One of our team did some calculations which showed that 18.71% of his time in 2019 was spent travelling, which equated to 3.7 tons of carbon.
The best way to reduce carbon from travelling is to travel less - but we will still need to get around the country at times. As our lease cars are coming up for renewal, we are replacing them with electric vehicles and are installing electric chargers at Spaceworks.
We are also close to the local Metro station and are encouraging people to leave cars at home – we’ve been doing this for some time but more to reduce the pressure on car parking. We are also looking at car sharing incentives and cycle to work schemes but haven’t found the right answer yet.
As we gather new data from Twinview over the months ahead , we will be able to calculate our total carbon use. We will keep squeezing energy use and looking at small opportunities around the edges but, being realistic, we don’t believe that we can get much lower than a further 10-20% with our current infrastructure meaning that the next step is offsetting.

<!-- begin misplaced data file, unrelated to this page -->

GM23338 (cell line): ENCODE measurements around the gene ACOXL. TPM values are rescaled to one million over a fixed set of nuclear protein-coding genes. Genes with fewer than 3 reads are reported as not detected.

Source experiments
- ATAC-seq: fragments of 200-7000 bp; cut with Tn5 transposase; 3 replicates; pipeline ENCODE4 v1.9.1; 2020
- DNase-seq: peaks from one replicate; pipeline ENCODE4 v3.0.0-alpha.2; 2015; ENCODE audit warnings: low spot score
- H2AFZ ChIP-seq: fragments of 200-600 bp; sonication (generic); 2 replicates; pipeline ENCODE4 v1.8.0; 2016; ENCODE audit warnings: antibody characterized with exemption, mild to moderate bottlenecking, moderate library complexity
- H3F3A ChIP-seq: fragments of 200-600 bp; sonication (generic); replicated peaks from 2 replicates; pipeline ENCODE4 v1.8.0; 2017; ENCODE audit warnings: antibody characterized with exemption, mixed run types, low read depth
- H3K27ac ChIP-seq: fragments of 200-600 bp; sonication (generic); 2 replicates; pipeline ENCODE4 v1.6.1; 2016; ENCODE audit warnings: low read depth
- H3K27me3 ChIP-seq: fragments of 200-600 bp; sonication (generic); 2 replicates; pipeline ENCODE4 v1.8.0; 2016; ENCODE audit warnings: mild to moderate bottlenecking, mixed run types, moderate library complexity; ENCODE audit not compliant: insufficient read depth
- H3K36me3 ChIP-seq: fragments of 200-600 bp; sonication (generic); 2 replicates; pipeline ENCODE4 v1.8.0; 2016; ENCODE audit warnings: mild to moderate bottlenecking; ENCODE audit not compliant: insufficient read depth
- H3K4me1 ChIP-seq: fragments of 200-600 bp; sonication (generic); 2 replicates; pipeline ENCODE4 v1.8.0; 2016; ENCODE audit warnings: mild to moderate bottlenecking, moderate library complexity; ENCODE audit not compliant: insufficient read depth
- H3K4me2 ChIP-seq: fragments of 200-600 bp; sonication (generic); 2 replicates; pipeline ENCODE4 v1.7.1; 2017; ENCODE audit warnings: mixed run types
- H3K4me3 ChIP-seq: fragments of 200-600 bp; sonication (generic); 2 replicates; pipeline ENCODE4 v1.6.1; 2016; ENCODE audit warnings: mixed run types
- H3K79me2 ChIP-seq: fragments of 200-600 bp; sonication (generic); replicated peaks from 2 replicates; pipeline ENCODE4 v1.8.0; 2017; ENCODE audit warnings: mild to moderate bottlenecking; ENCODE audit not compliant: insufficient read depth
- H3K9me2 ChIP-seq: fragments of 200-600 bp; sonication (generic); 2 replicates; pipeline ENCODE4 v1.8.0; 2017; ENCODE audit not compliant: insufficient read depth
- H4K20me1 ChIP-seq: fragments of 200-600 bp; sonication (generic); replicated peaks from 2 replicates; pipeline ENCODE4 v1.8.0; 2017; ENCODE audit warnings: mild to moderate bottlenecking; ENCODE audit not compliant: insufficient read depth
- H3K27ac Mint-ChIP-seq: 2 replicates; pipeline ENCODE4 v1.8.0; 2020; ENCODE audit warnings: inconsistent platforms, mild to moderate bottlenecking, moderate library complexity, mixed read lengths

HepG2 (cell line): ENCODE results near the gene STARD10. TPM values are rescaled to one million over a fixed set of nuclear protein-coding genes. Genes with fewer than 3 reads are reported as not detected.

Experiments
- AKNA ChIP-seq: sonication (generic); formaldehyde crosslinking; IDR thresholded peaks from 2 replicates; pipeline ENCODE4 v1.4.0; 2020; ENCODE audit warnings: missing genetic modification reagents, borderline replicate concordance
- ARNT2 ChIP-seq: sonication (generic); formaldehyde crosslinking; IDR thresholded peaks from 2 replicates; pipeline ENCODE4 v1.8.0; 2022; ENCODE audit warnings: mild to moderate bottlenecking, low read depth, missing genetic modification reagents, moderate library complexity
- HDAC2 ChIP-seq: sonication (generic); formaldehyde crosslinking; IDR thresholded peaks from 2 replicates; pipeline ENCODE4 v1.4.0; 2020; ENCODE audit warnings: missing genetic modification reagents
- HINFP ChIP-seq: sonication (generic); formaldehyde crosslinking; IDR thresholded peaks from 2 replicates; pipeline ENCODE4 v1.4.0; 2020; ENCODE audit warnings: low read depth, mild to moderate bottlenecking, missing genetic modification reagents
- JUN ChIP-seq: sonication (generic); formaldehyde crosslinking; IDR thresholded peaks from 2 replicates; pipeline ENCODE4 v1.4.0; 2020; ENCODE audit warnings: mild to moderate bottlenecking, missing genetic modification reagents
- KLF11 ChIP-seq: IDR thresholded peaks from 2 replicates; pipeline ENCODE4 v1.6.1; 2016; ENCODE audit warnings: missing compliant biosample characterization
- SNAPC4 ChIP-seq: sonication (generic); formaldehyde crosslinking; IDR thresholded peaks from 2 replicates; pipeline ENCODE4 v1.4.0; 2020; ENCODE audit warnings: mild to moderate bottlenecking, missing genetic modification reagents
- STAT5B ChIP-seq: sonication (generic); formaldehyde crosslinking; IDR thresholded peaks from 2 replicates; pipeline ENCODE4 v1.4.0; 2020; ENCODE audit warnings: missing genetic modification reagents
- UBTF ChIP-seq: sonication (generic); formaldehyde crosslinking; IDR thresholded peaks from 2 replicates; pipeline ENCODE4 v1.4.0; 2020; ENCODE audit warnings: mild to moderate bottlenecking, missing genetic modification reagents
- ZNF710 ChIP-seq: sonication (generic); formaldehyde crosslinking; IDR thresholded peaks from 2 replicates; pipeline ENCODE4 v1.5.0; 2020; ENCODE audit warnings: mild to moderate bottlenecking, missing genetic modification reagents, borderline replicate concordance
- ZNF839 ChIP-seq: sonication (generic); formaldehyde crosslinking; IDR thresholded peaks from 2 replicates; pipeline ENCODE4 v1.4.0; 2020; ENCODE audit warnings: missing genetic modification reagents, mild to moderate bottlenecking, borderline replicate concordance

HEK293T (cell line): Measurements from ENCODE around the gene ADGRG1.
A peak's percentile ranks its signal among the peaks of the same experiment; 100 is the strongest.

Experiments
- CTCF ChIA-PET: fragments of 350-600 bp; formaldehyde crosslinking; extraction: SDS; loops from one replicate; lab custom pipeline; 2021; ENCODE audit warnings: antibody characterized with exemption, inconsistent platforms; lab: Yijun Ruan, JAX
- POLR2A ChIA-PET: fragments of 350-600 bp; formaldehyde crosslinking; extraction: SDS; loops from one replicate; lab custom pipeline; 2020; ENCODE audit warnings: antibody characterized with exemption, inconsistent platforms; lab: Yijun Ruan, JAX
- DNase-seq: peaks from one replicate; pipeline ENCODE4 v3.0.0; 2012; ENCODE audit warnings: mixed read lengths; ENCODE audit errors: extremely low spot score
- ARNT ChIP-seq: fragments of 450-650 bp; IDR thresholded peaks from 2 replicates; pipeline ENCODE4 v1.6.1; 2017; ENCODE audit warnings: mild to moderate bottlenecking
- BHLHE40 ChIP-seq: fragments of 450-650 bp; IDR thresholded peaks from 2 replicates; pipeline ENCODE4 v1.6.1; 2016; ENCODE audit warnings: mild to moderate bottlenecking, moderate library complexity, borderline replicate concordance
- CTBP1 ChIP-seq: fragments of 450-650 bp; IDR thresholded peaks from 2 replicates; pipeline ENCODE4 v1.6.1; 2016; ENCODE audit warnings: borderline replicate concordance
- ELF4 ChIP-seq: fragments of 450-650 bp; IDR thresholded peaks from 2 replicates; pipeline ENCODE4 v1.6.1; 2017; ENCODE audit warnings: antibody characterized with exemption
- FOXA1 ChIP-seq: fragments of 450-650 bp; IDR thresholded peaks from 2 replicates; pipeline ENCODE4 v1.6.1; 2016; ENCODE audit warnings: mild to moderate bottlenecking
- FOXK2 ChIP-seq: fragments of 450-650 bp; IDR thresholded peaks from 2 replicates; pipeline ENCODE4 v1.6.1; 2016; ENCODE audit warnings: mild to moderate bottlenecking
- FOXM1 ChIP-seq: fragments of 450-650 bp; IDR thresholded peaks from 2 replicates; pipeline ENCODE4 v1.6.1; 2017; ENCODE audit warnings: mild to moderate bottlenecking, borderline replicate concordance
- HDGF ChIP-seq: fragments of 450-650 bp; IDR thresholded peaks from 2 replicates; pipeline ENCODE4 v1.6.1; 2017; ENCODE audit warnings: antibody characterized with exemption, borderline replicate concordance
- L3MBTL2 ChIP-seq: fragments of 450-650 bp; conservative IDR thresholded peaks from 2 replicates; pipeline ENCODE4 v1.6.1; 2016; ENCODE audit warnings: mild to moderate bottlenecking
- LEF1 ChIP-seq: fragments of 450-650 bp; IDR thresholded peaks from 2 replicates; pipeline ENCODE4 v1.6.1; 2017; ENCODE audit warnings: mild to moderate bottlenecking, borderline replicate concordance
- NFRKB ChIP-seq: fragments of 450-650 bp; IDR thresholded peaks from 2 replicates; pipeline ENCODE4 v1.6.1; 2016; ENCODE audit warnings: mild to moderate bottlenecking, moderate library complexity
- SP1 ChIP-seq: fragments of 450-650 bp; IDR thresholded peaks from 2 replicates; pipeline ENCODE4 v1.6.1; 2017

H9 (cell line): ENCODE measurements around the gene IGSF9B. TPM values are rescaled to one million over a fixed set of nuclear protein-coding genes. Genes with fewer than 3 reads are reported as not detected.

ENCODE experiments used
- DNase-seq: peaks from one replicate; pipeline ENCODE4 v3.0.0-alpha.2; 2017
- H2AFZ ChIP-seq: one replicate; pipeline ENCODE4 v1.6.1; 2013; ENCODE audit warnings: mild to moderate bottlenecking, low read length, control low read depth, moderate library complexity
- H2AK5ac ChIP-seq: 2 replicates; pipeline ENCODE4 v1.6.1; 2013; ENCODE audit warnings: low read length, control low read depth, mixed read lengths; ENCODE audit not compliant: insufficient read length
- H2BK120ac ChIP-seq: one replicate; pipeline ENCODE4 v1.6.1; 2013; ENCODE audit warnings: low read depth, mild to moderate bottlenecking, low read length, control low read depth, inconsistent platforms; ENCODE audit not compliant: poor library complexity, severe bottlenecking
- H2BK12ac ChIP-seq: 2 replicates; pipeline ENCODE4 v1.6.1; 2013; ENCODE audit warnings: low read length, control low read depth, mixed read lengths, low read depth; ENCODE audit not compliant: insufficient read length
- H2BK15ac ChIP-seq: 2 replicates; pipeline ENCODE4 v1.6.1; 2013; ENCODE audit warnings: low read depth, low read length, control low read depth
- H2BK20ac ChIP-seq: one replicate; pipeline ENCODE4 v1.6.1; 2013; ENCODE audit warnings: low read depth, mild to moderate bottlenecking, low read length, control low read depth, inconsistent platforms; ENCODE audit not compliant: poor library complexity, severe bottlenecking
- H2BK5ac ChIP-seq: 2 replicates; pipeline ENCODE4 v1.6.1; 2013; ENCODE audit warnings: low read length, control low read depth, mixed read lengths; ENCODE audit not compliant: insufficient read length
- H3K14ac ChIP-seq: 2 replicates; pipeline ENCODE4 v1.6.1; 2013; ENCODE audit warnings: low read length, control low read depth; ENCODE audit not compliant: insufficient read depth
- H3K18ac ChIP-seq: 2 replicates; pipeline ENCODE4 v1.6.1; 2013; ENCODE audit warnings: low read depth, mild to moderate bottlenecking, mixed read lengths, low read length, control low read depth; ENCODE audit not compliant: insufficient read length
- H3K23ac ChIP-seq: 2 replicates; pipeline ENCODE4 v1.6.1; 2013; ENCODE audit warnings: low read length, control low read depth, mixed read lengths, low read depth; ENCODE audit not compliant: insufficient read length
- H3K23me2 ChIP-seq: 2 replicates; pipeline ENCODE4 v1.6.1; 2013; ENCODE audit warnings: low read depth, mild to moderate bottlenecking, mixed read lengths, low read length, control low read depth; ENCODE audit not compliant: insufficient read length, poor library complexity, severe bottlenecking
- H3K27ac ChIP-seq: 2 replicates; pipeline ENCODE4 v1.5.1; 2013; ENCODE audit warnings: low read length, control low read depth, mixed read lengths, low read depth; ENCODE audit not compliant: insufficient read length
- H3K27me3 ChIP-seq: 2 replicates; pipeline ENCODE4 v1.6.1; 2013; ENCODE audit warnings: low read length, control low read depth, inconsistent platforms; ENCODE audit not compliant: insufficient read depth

We have started discussions with a number of companies who specialise in this area and in particular the planting of trees. However, we feel that having our own forest is far more fun so we are looking into how we can do that but it will mean we have to plan thousands of trees.
So, why is this article called ‘The Business of Carbon Reduction?’
Well, when you review everything that we’ve done, it’s nothing more than good business practice. We measure our costs continually and look at how we can reduce our costs without impacting on outcomes.
Aiming to be net-zero carbon will actually save us money – we need to invest capital in the short term but the payback will only take a few years. Why wouldn’t you?